Certain superstitions are silly: “Handling a toad gives you warts.” “Step on a crack, break your mother’s back.” “It’s good luck to find a horseshoe.” (Unless, of course, it’s still attached to the horse).
Other superstitions have intellectual issues: When Punxsutawney Pete looks for his shadow on Groundhog Day, how does he know what he’s looking for? Or does the shadow know?
Other superstitions come with directions: “Pull off the petals of a daisy one by one, naming a boy (or a girl as the case may be) at each one, thus: Jenny, Fanny, Jenny, Fanny, etc. The one named with the last petal is your sweetheart.”
Life and death have their superstitions. If you’re having thirteen for dinner in Brookline, MA, “the last one who sits down will not die.” In nearby Somerville, “the one who rises first from a table of thirteen will not live through the year.” So if you’re invited to dinner in New England, take your time showing up and chew your food really, really well.
Here’s a superstition which is both worthless and dangerous: “If you discuss your Will with your children, you die really soon.”
Now of course, you can avoid making your parents uncomfortable. But you’ll pay for it in other ways.
The problem: where is the Will hidden? Or even, was a Will ever signed?
Consider the first couple I ever did Wills for. Really nice people. They moved out-of-state with the admonition to get their documents checked in their new state. “Instead,” said the wife, “Whenever we talked about it, we decided we liked what you did and never did get it checked.”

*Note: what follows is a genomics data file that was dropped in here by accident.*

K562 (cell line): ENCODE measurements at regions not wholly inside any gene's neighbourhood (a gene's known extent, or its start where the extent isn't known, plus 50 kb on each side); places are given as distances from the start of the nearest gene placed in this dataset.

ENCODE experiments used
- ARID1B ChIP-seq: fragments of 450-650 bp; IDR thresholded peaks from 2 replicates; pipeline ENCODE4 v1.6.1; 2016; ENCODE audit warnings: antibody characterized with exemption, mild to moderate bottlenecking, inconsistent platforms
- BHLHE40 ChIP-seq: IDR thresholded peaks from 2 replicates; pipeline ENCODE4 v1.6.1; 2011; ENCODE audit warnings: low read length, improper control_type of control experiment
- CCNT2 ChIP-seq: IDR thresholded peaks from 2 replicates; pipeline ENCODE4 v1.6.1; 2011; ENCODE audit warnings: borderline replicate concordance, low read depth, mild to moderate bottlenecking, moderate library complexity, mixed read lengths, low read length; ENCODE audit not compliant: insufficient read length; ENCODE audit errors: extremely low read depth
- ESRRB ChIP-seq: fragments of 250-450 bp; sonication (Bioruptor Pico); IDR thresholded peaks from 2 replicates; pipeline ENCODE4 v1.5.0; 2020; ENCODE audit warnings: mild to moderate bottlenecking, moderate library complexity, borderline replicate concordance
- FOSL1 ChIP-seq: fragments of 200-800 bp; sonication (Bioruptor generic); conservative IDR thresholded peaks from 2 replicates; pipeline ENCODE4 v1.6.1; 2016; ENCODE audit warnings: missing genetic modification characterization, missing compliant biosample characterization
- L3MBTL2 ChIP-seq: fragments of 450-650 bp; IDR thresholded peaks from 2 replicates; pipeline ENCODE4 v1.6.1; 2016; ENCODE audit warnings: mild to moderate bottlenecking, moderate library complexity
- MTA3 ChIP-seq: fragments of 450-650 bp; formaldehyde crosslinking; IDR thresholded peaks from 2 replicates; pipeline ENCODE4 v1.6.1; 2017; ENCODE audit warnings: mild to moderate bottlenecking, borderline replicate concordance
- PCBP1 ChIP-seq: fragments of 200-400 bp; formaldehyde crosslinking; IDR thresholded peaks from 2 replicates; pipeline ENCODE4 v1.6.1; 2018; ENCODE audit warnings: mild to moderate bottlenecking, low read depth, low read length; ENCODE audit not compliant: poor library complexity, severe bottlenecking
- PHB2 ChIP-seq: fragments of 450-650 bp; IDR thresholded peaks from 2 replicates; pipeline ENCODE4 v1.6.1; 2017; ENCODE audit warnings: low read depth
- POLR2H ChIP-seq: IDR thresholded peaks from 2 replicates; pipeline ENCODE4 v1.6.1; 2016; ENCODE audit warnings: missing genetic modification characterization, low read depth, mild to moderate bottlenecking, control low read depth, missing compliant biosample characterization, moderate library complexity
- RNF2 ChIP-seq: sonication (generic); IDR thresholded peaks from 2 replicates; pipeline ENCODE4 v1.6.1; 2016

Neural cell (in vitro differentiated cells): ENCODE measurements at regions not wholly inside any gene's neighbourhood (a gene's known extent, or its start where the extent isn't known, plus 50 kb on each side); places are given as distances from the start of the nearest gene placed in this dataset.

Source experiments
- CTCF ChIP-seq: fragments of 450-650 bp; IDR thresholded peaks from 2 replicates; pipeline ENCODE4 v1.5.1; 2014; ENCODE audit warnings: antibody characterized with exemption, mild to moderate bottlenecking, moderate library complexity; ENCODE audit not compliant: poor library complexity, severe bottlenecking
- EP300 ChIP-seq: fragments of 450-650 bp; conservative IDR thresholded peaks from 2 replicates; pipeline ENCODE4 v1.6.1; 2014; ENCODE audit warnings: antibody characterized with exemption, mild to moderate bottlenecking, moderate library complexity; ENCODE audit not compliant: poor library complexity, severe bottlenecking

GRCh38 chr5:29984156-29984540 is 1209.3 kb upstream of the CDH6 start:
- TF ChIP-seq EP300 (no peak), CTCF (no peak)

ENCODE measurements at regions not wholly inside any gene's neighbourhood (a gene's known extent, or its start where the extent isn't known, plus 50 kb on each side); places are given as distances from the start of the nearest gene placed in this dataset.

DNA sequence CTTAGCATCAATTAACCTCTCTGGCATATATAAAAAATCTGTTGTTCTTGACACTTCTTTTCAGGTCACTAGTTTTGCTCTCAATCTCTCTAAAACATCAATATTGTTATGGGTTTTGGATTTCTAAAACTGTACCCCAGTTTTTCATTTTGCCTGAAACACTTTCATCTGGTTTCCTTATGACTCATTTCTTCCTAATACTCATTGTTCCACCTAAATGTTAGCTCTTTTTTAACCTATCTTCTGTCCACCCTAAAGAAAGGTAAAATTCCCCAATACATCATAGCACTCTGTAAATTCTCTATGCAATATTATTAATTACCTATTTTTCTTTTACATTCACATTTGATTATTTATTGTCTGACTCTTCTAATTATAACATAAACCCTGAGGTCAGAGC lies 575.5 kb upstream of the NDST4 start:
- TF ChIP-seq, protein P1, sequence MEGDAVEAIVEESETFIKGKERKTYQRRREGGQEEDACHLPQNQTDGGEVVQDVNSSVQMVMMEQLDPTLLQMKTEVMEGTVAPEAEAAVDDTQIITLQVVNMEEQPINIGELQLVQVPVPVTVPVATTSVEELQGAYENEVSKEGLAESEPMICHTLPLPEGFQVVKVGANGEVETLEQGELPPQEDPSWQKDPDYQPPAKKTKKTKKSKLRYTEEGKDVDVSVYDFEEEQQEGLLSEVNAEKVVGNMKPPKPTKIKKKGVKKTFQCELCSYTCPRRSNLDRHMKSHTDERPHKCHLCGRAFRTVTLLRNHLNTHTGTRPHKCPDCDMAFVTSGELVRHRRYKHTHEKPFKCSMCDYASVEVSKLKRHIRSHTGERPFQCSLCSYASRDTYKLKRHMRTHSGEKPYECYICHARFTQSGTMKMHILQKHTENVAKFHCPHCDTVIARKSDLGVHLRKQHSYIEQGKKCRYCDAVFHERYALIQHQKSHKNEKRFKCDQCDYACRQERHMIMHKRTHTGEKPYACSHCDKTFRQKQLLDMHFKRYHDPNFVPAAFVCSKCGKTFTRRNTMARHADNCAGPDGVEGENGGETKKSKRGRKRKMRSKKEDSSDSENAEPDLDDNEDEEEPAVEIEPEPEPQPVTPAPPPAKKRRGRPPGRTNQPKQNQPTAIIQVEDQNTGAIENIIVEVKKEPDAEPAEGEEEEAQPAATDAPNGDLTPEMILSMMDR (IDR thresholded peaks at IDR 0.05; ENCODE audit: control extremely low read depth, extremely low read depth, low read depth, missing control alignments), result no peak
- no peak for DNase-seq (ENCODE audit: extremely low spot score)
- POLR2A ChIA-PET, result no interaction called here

How do I know? She called us 25 years later, after her husband died while jogging. She didn’t know where he had stored the original Will. She never did find it.
Or how about the daughter who had no idea where her mother stored her Will and refused to discuss it. After she died, her daughter couldn’t find the document.
As a result, daughter had to start an “Administration” in Probate Court. That costs an unnecessary bundle, takes too much time, and requires filing inventories with the court. And more.
Then it got worse. While cleaning out the attic of her parents’ house, she found her mother’s Will.
So she had to go back to court, stop the Administration, and then start Probate proceedings.
All because the mother refused to give any information about her Will.
The problem with all this: what you don’t know will hurt you. What you can’t find will hurt you. And in turn, will cost you.
Isn’t a safe deposit box the answer? Well, it could be. But at which branch? Who’s on the signature card? And where’s the key?
So you still need to know. You still need to ask. And you need to get answers.
What if your parents still won’t tell you? Well, leave ‘em a copy of this article. Or bring them a horseshoe and a daisy, which you can explain as a prelude to the “Let’s not talk about it” superstition.
And if they’re still not convinced? Find that toad. So if this superstition works and they get warts, they’ll definitely need to tell you where their healthcare documents are. Hopefully the Wills will be nearby.